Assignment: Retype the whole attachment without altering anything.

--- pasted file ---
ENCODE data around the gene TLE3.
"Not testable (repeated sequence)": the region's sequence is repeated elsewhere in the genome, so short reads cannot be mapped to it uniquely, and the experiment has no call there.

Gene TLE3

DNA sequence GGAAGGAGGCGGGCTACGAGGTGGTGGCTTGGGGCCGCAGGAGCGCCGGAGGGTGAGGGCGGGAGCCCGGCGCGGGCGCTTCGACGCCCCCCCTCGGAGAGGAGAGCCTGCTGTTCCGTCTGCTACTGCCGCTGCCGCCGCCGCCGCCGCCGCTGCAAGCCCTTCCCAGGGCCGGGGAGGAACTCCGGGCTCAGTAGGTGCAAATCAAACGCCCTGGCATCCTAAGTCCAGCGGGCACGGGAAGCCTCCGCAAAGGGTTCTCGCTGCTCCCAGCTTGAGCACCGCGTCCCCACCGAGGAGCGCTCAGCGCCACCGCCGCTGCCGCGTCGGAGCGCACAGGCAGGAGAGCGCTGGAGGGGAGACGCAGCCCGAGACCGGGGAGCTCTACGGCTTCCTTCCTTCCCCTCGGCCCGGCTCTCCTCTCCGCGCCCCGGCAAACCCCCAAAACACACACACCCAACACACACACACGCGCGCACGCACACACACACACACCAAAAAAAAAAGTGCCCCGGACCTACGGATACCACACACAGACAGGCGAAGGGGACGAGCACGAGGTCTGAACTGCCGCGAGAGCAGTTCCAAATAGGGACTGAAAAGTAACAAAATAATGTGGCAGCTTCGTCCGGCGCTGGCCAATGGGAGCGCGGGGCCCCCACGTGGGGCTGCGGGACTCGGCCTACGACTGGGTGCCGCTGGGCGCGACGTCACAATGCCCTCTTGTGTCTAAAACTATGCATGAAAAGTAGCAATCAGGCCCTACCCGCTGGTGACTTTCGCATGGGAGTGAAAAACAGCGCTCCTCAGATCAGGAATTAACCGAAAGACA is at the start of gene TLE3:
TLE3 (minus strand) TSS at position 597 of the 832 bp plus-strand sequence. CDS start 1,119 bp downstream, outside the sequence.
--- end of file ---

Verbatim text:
ENCODE data around the gene TLE3.
"Not testable (repeated sequence)": the region's sequence is repeated elsewhere in the genome, so short reads cannot be mapped to it uniquely, and the experiment has no call there.

Gene TLE3

DNA sequence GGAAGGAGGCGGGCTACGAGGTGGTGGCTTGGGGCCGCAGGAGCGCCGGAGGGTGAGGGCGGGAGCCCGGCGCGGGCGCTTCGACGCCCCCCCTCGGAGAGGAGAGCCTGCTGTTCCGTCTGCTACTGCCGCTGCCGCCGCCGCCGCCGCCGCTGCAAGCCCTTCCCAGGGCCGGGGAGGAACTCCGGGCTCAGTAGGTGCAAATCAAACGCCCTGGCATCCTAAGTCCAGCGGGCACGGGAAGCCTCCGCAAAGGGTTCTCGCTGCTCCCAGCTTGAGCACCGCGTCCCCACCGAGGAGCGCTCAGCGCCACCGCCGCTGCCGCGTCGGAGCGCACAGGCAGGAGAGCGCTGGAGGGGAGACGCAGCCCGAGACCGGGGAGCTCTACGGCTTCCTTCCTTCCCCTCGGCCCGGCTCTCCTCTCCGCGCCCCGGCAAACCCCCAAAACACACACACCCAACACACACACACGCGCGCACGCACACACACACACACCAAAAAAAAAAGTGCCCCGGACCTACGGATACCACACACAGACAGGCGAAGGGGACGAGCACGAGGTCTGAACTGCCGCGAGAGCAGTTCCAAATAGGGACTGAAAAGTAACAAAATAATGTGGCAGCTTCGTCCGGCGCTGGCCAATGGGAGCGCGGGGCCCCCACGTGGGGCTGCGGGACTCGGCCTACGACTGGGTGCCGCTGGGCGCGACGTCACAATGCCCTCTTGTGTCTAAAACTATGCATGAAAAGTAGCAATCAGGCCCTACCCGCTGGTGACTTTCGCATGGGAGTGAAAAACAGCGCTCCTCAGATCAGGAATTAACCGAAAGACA is at the start of gene TLE3:
TLE3 (minus strand) TSS at position 597 of the 832 bp plus-strand sequence. CDS start 1,119 bp downstream, outside the sequence.